So, you’re going to be a guest on a podcast?
Podcast “guesting” can be a great platform for demonstrating your expertise or sharing the story of your small business with a fresh audience.
No matter where you are on your epic journey, you’ve got a story to share and there are people who want to hear it. Better yet, there are people who want to LEARN from it.
But, before you jump into that meeting and the host hits the record button, I’d like to share with you just a few tips for making the most of your podcast interview.
1. Listen to a few episodes
It pays to listen to a few episodes of the podcast you’re going to be featured on. You’ll want to know how the host handles his or her guests. Doing so will make you feel comfortable with the host’s interview style, and also lets you mimic the tactics of better guests on the podcast.
Things to listen for:
- The introductions (how the host asks you to introduce yourself
- How the host sets up the topics
- Does the host interrupt or let guests go on?
- How do the better guests sign off?
2. Think of it as a conversation with a friend, not an interview
The best interviews are always the ones where both parties are fully engaged and invested in the conversation.
The world falls away and all focus goes toward you and your message. To get this effect, treat your recording session like it’s a coffee date instead of an interview—not only will it help with nervousness, but it will improve the quality of the conversation with focus and intimacy.
3. Prepare your message
Talk to the host beforehand and formulate a theme for the conversation or a list of topics, questions, talking points, etc. Have some notes prepared and refer to them during the conversation, but don’t write a script.
Remember, it’s just a casual conversation with a friend, so ultimately you want it to sound that way.
4. Use a good microphone
Podcasts are judged not only by the quality of their content, but also by the quality of their audio. Sometimes it’s difficult to get good audio using only the built-in microphone on your computer or device. So, if you have a microphone (mic) – hook it up and use it.
Ask your host for recommendations and instructions if you don’t already have a mic.
5. Use headphones or earbuds
Eliminate “feedback.” No, I’m not talking about the “you did a great job” kind of feedback. I mean the echo that is recorded when your mic picks up the audio from your speakers. Or, even worse, the gut-wrenching high pitch “squeal” you hear at the neighbor’s amateur garage band concert.
You can eliminate the chance of recording this acoustic faux pas by using headphones or earbuds. Don’t worry about looking dorky – this is audio, not video.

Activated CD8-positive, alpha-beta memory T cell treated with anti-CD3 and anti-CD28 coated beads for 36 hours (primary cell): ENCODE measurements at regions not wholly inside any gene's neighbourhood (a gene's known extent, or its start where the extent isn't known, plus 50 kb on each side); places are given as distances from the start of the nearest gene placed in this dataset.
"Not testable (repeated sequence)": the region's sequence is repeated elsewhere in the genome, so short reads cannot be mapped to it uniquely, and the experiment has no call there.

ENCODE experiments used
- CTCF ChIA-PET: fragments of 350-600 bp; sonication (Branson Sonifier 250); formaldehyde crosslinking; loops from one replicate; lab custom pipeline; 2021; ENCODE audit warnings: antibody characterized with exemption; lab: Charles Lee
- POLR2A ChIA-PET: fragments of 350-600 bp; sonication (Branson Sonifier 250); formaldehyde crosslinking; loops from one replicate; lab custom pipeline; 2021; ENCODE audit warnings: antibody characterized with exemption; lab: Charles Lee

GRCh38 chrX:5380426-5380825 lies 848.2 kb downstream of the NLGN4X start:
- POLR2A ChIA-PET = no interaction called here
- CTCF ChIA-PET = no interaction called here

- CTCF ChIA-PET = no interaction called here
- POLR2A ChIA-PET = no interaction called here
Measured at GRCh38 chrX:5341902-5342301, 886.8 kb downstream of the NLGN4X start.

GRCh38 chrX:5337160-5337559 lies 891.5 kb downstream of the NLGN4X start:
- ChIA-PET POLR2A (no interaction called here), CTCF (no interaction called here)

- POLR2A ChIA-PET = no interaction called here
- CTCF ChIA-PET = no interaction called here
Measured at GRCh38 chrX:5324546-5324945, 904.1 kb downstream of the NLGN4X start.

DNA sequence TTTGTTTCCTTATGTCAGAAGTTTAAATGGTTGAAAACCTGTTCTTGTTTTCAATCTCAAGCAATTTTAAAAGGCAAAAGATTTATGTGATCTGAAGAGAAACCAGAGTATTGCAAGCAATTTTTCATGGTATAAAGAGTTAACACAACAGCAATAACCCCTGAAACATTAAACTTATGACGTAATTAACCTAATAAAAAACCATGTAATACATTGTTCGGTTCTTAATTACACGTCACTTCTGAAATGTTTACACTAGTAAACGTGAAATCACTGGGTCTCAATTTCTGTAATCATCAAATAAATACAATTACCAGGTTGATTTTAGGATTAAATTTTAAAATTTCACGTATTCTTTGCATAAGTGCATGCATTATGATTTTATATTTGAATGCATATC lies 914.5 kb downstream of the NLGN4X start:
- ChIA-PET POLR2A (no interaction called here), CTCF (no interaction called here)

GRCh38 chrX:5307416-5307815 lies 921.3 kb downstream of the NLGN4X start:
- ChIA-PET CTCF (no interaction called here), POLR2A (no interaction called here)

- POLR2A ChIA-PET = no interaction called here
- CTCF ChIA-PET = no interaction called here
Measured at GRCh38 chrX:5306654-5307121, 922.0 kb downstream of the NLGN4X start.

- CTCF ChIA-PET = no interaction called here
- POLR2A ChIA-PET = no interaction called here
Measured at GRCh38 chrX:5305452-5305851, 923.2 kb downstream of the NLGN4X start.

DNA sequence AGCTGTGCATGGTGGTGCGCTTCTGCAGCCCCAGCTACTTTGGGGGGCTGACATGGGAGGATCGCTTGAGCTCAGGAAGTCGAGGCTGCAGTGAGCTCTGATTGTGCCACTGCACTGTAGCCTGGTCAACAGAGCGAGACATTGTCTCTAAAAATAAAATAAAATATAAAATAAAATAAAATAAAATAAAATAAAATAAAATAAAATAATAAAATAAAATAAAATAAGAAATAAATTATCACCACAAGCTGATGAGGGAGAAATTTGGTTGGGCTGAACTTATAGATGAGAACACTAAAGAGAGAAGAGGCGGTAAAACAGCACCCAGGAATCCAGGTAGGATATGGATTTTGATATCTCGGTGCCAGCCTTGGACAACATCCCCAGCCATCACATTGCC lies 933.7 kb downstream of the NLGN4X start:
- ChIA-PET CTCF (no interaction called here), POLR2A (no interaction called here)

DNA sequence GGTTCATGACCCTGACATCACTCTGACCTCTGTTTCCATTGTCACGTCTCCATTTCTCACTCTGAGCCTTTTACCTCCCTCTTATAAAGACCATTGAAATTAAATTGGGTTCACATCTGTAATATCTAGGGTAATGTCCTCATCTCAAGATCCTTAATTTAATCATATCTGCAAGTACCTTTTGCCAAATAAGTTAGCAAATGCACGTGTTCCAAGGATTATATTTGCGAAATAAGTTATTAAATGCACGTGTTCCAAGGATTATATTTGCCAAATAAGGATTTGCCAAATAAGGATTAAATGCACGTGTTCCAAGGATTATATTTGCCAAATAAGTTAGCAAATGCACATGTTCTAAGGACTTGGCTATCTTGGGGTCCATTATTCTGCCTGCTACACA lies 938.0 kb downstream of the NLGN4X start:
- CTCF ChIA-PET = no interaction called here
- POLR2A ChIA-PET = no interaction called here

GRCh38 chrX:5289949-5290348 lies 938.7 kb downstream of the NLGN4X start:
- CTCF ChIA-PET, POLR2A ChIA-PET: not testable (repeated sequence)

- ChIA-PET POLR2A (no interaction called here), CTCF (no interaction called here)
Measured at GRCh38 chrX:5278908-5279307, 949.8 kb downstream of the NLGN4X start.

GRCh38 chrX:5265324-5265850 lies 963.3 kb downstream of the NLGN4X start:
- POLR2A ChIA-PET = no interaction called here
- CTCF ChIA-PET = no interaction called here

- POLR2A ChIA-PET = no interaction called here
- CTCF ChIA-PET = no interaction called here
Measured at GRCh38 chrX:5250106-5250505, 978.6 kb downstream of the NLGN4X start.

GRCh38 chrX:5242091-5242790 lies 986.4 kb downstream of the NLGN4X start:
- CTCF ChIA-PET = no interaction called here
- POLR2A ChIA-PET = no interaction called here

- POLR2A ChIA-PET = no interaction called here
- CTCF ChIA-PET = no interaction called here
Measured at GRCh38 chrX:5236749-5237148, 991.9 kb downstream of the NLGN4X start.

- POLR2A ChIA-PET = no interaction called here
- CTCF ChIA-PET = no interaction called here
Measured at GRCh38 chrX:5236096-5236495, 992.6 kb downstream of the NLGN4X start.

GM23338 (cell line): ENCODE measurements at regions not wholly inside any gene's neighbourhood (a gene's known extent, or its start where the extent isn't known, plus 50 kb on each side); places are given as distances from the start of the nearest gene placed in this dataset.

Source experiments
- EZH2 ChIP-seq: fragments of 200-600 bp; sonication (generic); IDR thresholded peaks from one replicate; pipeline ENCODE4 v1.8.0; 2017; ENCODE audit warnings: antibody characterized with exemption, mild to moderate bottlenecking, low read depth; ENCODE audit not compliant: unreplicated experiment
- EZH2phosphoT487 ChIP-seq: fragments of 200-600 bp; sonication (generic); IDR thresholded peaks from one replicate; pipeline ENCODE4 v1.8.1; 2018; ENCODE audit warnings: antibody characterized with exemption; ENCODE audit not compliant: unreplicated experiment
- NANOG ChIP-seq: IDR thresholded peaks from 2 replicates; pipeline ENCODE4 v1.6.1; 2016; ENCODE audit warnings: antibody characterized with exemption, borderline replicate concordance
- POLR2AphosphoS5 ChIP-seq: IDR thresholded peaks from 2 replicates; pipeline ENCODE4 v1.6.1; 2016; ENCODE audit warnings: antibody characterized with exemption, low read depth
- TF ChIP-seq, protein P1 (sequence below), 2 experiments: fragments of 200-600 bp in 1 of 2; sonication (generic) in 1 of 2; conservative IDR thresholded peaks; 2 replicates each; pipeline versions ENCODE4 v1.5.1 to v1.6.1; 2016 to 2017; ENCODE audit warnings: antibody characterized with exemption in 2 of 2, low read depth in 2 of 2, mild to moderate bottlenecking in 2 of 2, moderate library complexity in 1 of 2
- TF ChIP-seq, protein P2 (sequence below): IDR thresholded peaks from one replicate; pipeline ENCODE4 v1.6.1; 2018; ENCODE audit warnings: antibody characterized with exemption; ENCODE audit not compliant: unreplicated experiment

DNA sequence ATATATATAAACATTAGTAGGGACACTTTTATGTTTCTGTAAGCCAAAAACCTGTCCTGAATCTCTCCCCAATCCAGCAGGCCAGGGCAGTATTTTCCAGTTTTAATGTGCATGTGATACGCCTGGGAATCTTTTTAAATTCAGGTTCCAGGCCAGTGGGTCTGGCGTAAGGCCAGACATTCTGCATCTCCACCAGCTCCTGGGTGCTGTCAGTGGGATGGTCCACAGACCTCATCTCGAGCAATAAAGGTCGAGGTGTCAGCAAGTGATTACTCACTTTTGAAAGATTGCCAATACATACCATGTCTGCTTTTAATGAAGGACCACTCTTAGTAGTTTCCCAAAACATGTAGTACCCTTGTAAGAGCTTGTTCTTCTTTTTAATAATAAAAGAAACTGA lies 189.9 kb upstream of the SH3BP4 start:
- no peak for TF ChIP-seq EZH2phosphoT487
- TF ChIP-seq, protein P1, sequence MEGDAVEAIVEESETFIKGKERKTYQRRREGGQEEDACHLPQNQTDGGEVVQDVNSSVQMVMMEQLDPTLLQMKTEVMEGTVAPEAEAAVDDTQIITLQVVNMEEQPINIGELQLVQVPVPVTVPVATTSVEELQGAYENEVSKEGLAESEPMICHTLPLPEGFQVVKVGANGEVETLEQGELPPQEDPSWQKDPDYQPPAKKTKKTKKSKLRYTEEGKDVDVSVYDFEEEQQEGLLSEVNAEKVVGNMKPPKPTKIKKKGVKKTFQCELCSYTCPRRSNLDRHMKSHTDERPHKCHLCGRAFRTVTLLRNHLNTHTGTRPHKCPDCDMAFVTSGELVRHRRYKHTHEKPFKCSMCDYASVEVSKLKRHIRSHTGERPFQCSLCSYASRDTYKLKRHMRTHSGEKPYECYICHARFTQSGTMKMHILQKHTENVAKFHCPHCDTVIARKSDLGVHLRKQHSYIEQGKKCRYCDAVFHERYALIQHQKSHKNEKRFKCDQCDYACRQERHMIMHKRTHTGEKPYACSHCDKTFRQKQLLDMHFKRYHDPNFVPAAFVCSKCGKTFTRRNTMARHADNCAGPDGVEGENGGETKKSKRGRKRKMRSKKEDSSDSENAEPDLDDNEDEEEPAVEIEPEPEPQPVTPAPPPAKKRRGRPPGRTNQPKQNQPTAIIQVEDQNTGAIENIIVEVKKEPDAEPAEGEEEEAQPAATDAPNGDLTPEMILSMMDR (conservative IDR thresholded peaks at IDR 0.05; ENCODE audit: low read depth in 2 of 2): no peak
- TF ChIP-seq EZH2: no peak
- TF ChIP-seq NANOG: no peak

6. Find a quiet space for the meeting
Speaking of audio – nothing can ruin the audio experience more than a spouse rummaging through the room, kids screaming, or dogs barking in the background. Make sure you’ve prepared a quiet space for your conversation — I cannot overstate the importance of this point.
Nobody wants to hear your neighbor cutting their grass while you’re trying to describe your business.
7. Have a drink
No, not alcohol. Have a glass of water a few minutes before your meeting. Then, have something to sip on during the conversation – but be mindful of “sipping” noises.
Dry lips and mouths tend to make “sticking” or “smacking” noises that can be difficult to edit in post-production.
Ok, on second thought, have a glass of wine, too.
8. Turn off your phone
This should need no explanation. But we’re still going to explain it anyway.
When we say “Off”, we mean OFF, not just on vibrate. Not only can it be an audible distraction, but a visual one, as well.
9. Take notes
Listening is an activity. In fact, nothing is more active than listening. I find it helpful when I’m interviewing guests to take notes occasionally while they’re talking. This way, I can remember points to come back to without interrupting them. Feel free to do the same while the host is talking.
10. Promote the episode when it goes live
There is no better way to thank your host than by promoting the episode to your network. No matter how popular their show, podcasters are just as desperate for amplification as you are.
Make it a win-win and promote the heck out of your episode when it goes live, whether it’s via social media, word of mouth, your website or your email list. Send your message out to the world in as many ways as possible.